Years ago, if I had been asked about my ideal honeymoon, I would have said: the Seychelles Islands. Beautiful and exotic, far away and yet so close to the war raging in Europe, it is where billionaires Alexei Mordashov and Andrey Kostin hide their wealth. Mordashov is the second richest man in Russia, and his yacht, registered in the Caymans, is wintering in the marina on the island of Mahé. He is joined there by banker Andrey Kostin’s yacht, which sailed from Turkey to safer shores on 18 February. They do not suffer from loneliness: 12 luxury yachts belonging to as many of Moscow’s economic and political leaders are currently moored in the main port of the Seychelles.
It is not just the tax benefits, but also the picture-postcard beaches, the enchanting views, the places separated from civilisation: 115 islands, a population of less than one hundred thousand people, 90% of whom live on the island of Mahé . It is not just a tourist attraction, but a strategic location for production and trade between Africa, Europe and Asia, on the vital oil transport routes between the Arabian Peninsula and the Cape of Good Hope. The US naval base at Diego Garcia is not far away: a coup there would have global implications. In the beginning, people lived on agriculture and tourism, but since the development of the offshore services sector, there have been drastic changes. That is when corruption exploded, dividing the citizens into winners (very few) and losers, and catapulting the name of Seychelles into the international money-laundering firmament, especially after the publication of the Paradise Papers, the Panama Papers and the Pandora Papers.
The Roaring Years of Adnan Khashoggi
Lory Del Santo on Khashoggi’s yacht in the Seychelles, 1981
The strategic location allowed the local elite to do as they pleased without the big world powers trying to change things: after a few years of leadership by the centrist democratic party, after independence was achieved in 1976, and after a coup d’état, Albert René’s socialist party took power and held it without wavering until 1993. His predecessor, James R. Mancham, was anything but a saint: he was discovered taking bribes from South Africa (to break the isolation of the Apartheid years from the Organisation for African Unity), and from the arms dealer Adnan Khashoggi , a Saudi billionaire, related to the Bin Laden family, whose luxurious lifestyle made him famous, and then ruined him: famous was the episode in which he gave a diamond to Lory del Santo in gratitude for a sexual relationship.
Khashoggi is not only the uncle of Dodi Al Fayed, the Saudi millionaire who died in a car accident in Paris together with Lady Diana, but also the protagonist of some scandals of billionaire contracts obtained through corruption (for example with the American aviation industry Lockheed) and above all the Iran Contra scandal of 1986, when some officials of the government led by Ronald Reagan sold arms to Iran bypassing the international embargo. In the same period, his relations were discovered with the Italian secret service agent Francesco Pazienza and the banker Roberto Calvi, who were involved in a colossal scandal that led to the bankruptcy of one of the largest Italian banks, Banco Ambrosiano, the discovery of agreements between the Mafia and the Vatican, and the investigation into a possible plot to kill Pope John Paul I. Khashoggi, in order to help Calvi, was also involved in the Iran Contra scandal in 1986. Khashoggi, to help Calvi, had created a small offshore system in the Seychelles, which has never been fully revealed.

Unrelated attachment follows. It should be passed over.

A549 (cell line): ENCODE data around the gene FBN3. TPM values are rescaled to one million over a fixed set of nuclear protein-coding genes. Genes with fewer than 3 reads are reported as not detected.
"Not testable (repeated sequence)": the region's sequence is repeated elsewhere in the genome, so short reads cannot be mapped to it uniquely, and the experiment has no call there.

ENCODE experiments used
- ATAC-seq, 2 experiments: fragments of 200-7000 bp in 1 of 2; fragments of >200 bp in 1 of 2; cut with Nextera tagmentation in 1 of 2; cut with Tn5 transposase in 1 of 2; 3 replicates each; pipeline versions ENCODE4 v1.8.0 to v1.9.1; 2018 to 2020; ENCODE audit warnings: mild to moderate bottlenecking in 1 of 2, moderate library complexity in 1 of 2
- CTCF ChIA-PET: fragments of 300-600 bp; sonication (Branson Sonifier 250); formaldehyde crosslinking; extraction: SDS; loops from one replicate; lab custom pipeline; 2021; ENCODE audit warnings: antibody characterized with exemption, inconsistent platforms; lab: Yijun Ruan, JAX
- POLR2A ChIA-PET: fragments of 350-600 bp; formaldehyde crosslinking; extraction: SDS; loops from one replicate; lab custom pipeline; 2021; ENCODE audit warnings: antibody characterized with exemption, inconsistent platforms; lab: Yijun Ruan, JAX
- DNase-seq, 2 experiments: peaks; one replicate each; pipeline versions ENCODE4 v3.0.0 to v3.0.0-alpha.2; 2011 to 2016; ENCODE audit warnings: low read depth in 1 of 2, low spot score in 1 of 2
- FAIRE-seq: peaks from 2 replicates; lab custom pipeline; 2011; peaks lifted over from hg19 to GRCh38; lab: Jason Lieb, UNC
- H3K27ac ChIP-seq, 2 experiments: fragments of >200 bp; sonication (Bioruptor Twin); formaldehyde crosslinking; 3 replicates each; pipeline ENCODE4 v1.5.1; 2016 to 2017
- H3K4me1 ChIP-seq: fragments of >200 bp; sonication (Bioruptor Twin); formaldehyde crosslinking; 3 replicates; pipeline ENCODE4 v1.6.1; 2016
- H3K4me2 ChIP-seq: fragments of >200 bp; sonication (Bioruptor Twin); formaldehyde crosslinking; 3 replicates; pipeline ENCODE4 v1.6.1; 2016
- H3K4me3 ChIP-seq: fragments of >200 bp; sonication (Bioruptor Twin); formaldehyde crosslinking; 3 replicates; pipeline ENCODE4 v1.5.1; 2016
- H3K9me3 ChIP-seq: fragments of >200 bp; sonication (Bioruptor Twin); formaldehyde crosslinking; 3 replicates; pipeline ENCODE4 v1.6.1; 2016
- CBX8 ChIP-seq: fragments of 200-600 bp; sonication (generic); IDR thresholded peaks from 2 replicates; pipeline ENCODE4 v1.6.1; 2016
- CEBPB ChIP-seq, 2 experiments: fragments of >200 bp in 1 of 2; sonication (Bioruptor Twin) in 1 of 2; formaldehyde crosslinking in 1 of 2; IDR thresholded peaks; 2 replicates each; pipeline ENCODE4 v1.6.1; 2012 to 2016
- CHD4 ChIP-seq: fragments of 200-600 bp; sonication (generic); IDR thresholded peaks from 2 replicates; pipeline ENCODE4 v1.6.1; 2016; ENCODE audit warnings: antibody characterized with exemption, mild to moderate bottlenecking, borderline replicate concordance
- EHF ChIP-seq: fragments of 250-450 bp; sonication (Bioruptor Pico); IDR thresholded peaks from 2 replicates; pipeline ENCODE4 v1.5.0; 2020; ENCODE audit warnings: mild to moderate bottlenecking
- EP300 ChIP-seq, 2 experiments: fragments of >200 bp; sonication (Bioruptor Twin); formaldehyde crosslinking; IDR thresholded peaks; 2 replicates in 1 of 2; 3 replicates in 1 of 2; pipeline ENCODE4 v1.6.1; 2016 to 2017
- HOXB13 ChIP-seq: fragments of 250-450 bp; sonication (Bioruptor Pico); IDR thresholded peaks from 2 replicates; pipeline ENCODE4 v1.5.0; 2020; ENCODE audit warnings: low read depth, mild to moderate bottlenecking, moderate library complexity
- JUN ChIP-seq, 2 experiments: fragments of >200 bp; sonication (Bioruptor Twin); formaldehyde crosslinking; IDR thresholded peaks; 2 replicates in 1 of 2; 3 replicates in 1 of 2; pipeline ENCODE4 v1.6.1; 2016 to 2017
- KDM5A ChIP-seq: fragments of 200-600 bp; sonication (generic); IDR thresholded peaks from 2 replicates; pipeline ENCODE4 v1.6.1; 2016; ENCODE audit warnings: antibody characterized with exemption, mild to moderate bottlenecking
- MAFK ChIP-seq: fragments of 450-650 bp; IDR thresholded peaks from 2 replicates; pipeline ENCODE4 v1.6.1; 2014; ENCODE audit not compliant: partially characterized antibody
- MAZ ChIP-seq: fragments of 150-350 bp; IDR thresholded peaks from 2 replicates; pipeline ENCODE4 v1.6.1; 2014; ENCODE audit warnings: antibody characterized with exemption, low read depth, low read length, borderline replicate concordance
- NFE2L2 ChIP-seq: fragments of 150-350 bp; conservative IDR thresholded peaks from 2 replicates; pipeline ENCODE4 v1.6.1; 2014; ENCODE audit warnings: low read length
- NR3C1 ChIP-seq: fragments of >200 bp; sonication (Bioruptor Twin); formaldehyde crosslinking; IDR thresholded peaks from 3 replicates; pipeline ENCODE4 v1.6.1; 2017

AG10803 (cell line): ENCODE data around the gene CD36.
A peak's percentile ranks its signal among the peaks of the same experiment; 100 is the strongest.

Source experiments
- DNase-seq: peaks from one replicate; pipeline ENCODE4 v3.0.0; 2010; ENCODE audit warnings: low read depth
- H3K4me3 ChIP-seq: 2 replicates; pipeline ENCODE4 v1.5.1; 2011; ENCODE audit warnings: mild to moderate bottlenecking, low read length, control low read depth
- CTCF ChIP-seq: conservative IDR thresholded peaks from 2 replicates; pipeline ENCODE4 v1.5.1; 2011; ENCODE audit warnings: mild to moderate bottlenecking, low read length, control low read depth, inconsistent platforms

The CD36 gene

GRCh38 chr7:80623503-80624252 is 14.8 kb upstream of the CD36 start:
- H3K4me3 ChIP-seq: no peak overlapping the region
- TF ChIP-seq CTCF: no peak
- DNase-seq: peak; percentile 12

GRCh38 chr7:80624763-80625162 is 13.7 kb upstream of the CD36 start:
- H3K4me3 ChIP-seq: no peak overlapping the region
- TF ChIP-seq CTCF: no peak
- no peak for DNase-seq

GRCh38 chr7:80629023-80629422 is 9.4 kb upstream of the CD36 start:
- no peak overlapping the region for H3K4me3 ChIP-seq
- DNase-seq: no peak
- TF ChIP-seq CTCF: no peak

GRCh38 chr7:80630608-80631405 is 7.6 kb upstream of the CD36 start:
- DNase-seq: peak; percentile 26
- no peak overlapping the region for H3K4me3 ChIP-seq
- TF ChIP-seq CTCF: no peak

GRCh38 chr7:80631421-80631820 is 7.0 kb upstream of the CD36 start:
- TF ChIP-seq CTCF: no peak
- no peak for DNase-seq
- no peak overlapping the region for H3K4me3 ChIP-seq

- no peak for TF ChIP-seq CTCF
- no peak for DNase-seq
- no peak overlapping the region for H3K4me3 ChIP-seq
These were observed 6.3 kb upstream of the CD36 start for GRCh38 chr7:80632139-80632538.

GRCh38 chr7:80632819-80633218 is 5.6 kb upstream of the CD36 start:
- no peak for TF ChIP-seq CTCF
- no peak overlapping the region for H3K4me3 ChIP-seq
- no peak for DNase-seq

The Saudi businessman had chosen the Seychelles for this very reason: because it was a perfect place to make large quantities of arms disappear in large merchant ships and to create a small banking system to protect the proceeds of that traffic. In 1976 he spent $8 million to buy 104 acres of the most beautiful beach property to build a hotel. Through him, Prince Talal, the nephew of Saudi King Khalid, invested $30 million to build a tourist complex in the Seychelles and promised Saudi help in financing infrastructure and housing projects. A year earlier, in 1975, the family of the Shah of Persia had bought the island of D’Arros for $18 million, only to sell half of it to Liliane Bettancourt, heir to the L’Oréal industrial empire, who used the island for scientific experiments.
The legacy of Albert René
The powerful Valabhji family before the explosion of the scandal that landed their top executives in jail
Throughout the decades, and even after he resigned (2004), Renė remained ‘the boss’, despite accusations of corruption and human rights violations. And in spite of attacks, such as the one known as Operation Angela (1981), led by the British mercenary Mad Mike Hoare and Colonel Jerry Puren, which ended in a six-hour firefight and the victory of the regular army. Growing old, the despot decided to quit, promulgated a new democratic constitution, and handed over power to his vice-president, James Michel . Since then there have been years of corrupt and incompetent presidents who, in the last elections, gave way to Wavel Ramkalawan, an Anglican priest whose campaign was based on a promise to recover $50 million that had disappeared from government coffers in 2002.
The money had been donated by the United Arab Emirates to build the offshore centre (the STC Seychelles Trading Company) and to pay for food imports needed because of an economic crisis ignored by local politicians: and indeed the judiciary in November 2021 arrested Mukesh Valabhji, a businessman allied to President René. Valabhji, and his wife Laura , guilty of hiding money in a numbered account at the Baroda Bank in England . With that money Valabhji bought the state-owned company COSPROH (Compagnie Seychelloise de Promotion Hôtelière), a chain of hotels that made René and his partner masters of national tourism – without paying anything, because the money was not paid into the coffers of the State, but stolen a second time and then scattered on the offshore accounts of the former president and his accomplice . In the course of the investigation, the Victoria Public Prosecutor’s Office demonstrates the complicity of René’s closest circle of friends: his son, Colonel Leslie Benoiton, the head of the pension agency Lekha Nair, the former finance minister Maurice Loustau-Lalanne and the president’s wife, Sarah René .